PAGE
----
accommodation and private sector
leasing arrangements.
Under Cromwood Development,
we source, purchase and develop to
produce properties that can be used
to provide long-term housing options
for those who are desperately in need
of accommodation. Cromwood Social,
however, makes impact-based housing
investment, such as resurrecting
empty properties for the use of
Taking pressure off local
Homelessness is an issue across
the UK, and we see it regularly
through our operations in London
and Manchester. The need to house
homeless individuals and families varies
accordingly and therefore there isn’t a
solution that works for all.
Councils are struggling to
offer homeless people secure
accommodation thanks to the lack
of available properties coming into
social housing from landlords. It has
become plainly obvious to everyone
in the sector that the amount of rent
paid in social housing is not enough to
seduce landlords away from the private
We are helping councils by giving
them property stock that they can use
to house homeless people and those
in need, both immediately and on a
longer-term basis. We further help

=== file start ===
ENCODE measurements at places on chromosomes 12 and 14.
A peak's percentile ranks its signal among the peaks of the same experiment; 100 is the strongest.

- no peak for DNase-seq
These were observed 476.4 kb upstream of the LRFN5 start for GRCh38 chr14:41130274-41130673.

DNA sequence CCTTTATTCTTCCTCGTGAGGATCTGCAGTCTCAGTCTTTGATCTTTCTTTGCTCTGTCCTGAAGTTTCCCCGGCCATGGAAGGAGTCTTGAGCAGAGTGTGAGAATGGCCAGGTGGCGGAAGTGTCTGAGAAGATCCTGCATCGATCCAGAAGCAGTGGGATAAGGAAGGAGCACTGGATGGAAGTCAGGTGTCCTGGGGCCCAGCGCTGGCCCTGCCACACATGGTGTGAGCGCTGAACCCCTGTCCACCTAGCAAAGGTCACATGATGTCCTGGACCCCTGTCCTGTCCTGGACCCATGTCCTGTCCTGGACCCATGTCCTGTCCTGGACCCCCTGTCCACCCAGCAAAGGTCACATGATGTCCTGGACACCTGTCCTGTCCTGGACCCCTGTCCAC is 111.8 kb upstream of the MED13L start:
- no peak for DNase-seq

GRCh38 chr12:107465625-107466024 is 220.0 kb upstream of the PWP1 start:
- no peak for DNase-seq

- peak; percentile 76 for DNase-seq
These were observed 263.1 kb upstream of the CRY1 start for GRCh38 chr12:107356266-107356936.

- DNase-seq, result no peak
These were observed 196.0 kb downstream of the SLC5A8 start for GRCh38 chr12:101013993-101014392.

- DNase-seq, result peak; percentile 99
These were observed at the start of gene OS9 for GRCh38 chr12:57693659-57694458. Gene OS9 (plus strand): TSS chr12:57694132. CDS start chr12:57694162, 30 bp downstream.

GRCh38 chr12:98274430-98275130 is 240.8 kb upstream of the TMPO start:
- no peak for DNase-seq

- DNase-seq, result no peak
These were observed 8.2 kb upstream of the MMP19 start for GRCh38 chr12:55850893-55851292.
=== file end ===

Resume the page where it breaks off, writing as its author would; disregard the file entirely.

local authorities and the Home Office
by managing the properties and the
tenants, who are often vulnerable.
We have introduced a £2.5 million
fund to help local authorities resurrect
empty properties that are beyond
their funding capacity. This is part of
an overall package of services that
we provide for the owners of empty
properties; it also includes access to
a panel of contractors, surveyors and
project managers as well as legal
expertise to resolve matters of title or
estate administration.
I’ve worked on empty properties since
before I joined Cromwood, and it’s
a cause I feel passionately about. It’s
a real waste to see potentially viable
housing simply being left alone.
Our engagement and intervention
allow local authorities to save time,
resources and ultimately public money
which can be redirected to other areas
of need.
Cromwood’s position in the
One of our most important roles in
the sector is that of a conduit or an
intermediary between local authorities
and other stakeholders – such as
private landlords, social banks or
philanthropic investors. We connect
all the constituent pieces together to
deliver affordable and appropriate
housing to the people who need it the
most, when they need it the most.
We see ourselves as enablers that help
local authorities and the Home Office
to provide accommodation to some
of the most vulnerable in society. We
One of our housing
officers on duty
Our ethos is
based on
would be able to do more if legislative
changes were made in the market that
allowed stakeholders to make better